By revolting I surely mean, that on the political scale we should really
care and do something about it, as long as we
can, for them have not yet enforced their positions, but eventually will
and become untouchable. As for the software
industry, I don't believe that XML is going to be the solution to the
problems that we face.
We currently have, as I call it, a big pile of mud (see also laputan.org
for more of these not-anti-patterns) and we, web-
developers constantly dig in that mud to find some pearl or at least
something that we can take to shape something
from, cheap and functioning but there is no beauty in it, except for the
craftsmanship that went into it or the structure that
it then consists of (architecture), yet all below that layer is simply
integrated as we don't find the time to burn down that
big pile of mud in order to make the soil below it again more fruitful
so that it can grow new and more beautiful things,
not just more piles of mud.
As such, XML is only to be seen as a means of transition between the old
generation (legacy services, legacy languages and
so on, and consequently legacy-software, aka pile of mud). In this
transitional phase in which we currently are, we find XML
to be the great harmonizer, assimilating old technologies to a new way
of hiearchically structured thinking and acting, proper
translation of the economic or corporate system, but not necessarily
that of any naturally evolved social body.
And this is what it will boild down to, XML is currently pushed to the
edge, with ever so many standards to be forcedly evolving
and appearing and disappearing from sight, that one cannot really keep
up with new architecture, new software, so that we
will re-use the prototypes of the beginnings of XML evolution,
eventually building up again piles of mud so that we may restart
from the beginning, in fear of any patent infringement or attack against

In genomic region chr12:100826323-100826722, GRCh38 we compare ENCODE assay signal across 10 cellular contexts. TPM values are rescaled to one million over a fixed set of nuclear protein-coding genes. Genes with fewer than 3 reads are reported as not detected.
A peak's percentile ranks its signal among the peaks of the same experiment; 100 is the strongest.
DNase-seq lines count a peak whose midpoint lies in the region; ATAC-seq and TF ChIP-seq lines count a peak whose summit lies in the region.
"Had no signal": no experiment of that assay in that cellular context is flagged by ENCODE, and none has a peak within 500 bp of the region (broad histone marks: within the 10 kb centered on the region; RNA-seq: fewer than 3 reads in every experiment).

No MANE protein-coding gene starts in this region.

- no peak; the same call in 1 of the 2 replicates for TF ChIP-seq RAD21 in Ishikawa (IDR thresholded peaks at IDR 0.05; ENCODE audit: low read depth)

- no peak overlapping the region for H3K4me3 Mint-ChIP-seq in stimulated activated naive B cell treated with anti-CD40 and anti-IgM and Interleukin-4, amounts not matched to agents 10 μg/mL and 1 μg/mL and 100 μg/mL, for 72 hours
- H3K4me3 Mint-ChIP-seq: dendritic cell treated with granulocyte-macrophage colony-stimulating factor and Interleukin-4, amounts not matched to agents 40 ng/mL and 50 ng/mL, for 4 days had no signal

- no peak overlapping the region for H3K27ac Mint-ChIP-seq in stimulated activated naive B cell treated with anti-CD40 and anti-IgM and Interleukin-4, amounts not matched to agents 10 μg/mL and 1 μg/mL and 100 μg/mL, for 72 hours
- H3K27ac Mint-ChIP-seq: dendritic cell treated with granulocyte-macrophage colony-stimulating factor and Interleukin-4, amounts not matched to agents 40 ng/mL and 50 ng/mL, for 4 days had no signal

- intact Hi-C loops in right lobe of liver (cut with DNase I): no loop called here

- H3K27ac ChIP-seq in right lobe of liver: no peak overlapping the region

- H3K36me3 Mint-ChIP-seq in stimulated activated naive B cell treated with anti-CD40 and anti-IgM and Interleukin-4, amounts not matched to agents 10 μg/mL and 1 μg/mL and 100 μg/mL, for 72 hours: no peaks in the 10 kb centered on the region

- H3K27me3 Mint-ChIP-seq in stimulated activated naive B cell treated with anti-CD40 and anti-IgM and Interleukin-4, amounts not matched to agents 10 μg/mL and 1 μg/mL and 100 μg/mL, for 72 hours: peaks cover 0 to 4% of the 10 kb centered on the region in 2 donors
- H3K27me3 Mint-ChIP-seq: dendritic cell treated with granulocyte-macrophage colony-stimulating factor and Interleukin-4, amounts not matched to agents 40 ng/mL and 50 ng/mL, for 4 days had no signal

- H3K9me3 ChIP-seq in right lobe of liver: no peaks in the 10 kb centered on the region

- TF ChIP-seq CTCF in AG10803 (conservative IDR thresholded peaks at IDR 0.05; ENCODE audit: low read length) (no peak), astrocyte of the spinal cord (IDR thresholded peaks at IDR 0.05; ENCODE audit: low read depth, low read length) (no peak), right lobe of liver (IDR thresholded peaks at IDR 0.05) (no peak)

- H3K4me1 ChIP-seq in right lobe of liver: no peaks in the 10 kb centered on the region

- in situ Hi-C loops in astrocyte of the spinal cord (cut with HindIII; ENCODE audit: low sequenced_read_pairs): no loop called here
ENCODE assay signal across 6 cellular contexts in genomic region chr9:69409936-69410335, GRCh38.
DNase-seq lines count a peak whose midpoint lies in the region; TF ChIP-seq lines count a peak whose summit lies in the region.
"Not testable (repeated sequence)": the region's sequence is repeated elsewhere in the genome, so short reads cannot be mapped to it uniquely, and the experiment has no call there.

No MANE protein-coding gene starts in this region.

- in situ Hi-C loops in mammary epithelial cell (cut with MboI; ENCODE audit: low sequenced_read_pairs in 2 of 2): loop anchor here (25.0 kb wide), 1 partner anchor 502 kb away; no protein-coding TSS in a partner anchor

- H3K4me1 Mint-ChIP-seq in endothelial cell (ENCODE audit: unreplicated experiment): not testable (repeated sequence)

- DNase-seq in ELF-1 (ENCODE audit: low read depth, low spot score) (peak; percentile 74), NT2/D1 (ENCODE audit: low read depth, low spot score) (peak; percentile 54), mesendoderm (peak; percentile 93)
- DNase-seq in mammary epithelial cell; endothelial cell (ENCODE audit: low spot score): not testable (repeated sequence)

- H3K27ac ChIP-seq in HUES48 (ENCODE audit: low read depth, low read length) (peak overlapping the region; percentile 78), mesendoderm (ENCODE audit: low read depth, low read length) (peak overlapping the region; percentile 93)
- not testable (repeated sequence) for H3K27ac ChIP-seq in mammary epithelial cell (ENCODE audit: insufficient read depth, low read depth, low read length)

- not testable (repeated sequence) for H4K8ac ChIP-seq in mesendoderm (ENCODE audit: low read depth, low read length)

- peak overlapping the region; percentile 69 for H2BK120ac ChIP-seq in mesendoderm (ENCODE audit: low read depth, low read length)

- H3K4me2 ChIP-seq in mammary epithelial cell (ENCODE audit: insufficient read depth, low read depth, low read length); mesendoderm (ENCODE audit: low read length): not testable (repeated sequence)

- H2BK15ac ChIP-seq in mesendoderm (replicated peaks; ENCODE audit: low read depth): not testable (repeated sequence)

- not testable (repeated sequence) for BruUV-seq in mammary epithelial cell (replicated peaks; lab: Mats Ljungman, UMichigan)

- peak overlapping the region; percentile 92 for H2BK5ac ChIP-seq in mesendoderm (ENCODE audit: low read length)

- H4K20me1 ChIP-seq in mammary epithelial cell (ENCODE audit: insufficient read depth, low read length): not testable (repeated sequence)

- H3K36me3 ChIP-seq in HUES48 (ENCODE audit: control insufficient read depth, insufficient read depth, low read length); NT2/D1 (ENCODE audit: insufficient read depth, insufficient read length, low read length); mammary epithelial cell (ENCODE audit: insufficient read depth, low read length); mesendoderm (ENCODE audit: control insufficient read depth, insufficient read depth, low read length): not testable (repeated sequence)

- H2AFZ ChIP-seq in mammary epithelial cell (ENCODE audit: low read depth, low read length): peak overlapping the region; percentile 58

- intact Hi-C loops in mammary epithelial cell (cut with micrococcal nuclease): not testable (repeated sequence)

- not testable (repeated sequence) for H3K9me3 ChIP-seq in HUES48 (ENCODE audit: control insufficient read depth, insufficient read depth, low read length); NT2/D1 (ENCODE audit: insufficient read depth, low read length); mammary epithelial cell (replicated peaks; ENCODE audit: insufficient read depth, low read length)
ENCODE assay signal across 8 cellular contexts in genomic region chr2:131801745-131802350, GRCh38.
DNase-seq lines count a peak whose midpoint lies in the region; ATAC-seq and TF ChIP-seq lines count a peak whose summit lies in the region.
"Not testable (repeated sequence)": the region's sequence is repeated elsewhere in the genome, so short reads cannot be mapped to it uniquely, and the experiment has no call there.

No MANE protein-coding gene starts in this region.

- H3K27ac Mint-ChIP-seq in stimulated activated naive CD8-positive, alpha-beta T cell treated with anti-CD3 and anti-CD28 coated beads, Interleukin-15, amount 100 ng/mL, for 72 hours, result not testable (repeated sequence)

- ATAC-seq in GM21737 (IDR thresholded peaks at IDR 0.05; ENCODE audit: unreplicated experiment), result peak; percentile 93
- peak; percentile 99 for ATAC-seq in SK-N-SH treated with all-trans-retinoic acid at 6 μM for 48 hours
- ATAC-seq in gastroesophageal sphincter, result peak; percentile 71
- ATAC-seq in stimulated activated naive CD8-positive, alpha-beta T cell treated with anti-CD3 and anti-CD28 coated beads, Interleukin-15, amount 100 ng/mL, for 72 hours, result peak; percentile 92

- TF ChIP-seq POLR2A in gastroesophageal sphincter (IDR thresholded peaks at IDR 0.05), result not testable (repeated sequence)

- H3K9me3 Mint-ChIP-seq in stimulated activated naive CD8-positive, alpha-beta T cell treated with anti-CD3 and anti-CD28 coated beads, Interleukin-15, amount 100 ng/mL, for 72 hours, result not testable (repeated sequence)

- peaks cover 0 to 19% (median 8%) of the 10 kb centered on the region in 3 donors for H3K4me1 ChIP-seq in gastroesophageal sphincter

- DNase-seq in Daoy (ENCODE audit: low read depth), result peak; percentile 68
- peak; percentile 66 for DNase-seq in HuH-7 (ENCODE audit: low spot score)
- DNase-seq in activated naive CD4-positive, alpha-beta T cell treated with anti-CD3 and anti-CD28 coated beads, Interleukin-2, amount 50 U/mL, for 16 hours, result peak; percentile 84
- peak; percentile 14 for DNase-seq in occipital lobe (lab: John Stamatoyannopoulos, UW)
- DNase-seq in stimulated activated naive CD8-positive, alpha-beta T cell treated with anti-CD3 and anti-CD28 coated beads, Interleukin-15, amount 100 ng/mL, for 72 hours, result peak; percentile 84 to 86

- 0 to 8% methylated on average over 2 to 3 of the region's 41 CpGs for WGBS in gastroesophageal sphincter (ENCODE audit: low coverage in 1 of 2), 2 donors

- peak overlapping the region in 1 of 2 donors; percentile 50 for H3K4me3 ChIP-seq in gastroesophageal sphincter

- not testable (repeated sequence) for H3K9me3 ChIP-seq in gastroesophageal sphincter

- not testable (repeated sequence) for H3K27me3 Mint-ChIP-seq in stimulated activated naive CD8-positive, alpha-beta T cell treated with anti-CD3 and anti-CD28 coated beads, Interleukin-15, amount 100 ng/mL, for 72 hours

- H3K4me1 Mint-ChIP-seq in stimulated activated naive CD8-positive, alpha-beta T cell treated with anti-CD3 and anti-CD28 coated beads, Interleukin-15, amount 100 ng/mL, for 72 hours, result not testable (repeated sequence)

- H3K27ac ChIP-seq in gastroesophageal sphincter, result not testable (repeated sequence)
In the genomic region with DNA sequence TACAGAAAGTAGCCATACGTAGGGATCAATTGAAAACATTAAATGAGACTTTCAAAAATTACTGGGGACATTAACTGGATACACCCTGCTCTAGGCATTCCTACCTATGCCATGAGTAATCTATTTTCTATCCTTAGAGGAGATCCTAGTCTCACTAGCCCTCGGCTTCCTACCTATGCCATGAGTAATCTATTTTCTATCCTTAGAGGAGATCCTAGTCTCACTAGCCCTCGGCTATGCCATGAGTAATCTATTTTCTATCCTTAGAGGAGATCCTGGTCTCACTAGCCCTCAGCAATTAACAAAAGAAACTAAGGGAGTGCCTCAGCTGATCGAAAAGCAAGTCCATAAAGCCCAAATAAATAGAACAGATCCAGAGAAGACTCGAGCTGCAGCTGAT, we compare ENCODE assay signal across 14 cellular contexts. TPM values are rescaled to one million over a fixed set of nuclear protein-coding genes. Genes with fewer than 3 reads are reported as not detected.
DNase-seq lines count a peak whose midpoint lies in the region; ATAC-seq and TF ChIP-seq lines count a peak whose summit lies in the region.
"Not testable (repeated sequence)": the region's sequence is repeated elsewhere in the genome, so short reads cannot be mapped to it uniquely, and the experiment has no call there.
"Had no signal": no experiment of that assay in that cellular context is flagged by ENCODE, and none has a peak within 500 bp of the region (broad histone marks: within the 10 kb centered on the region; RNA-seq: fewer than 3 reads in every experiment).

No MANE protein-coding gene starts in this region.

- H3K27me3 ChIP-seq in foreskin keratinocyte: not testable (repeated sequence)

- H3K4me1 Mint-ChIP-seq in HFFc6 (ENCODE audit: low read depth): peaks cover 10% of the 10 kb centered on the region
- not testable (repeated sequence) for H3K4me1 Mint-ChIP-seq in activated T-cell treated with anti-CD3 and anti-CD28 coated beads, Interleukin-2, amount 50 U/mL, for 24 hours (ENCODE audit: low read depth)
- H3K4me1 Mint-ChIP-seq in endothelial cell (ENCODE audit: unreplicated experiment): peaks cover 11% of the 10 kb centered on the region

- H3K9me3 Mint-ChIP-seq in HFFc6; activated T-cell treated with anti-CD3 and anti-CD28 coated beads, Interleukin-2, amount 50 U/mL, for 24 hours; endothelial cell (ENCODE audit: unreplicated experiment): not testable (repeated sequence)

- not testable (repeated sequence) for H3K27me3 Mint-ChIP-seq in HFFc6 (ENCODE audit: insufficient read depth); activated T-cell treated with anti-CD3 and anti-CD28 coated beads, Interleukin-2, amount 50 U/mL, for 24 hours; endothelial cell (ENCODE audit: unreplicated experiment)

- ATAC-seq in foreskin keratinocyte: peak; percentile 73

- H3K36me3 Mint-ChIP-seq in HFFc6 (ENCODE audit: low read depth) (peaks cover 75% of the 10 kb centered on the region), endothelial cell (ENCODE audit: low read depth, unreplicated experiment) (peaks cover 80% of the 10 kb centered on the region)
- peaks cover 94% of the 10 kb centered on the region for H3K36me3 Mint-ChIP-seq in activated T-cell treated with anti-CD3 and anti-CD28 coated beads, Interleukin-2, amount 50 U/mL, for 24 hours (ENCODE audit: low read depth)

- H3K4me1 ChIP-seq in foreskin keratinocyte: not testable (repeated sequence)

the monopolies installed by the patenting system.
And, industry is trying to also shape that future of ours in the
transitional era of computing and to preserve what they call is their
rightful property. In my believe there is no intellectual property and
as such there should be no legal system preserving the global
monopolies that they try to install. In my eyes the latter leads also to
planned economy at the inter-corporate level (b2b) with shared
global markets that can only be shared by a few players in the future,
as everyone else will have to leave the scene.
I currently don't see any attempt in the industry to finally take a real
leap forward and solve our problems for all. Personally
I believe that this can be done, even in language but not in XML, for
the industry is also self-preservation and might not at
all be interested, so we have a), b), c) and d) again, those of which I
currently face myself - actually having no perspective whatever,
ideas yes, but I see technologies emerging now, that I thought about 4
to 5 years ago, that could have been developed back then,
given enough personell and enough time and money and total disrespect
for any of the available technologies that constantly put
us back whenever we could be moving forward.
The circles in which we exist are running even tighter these days.
Just my two cents, and admittedly two desperate looking ones by the way...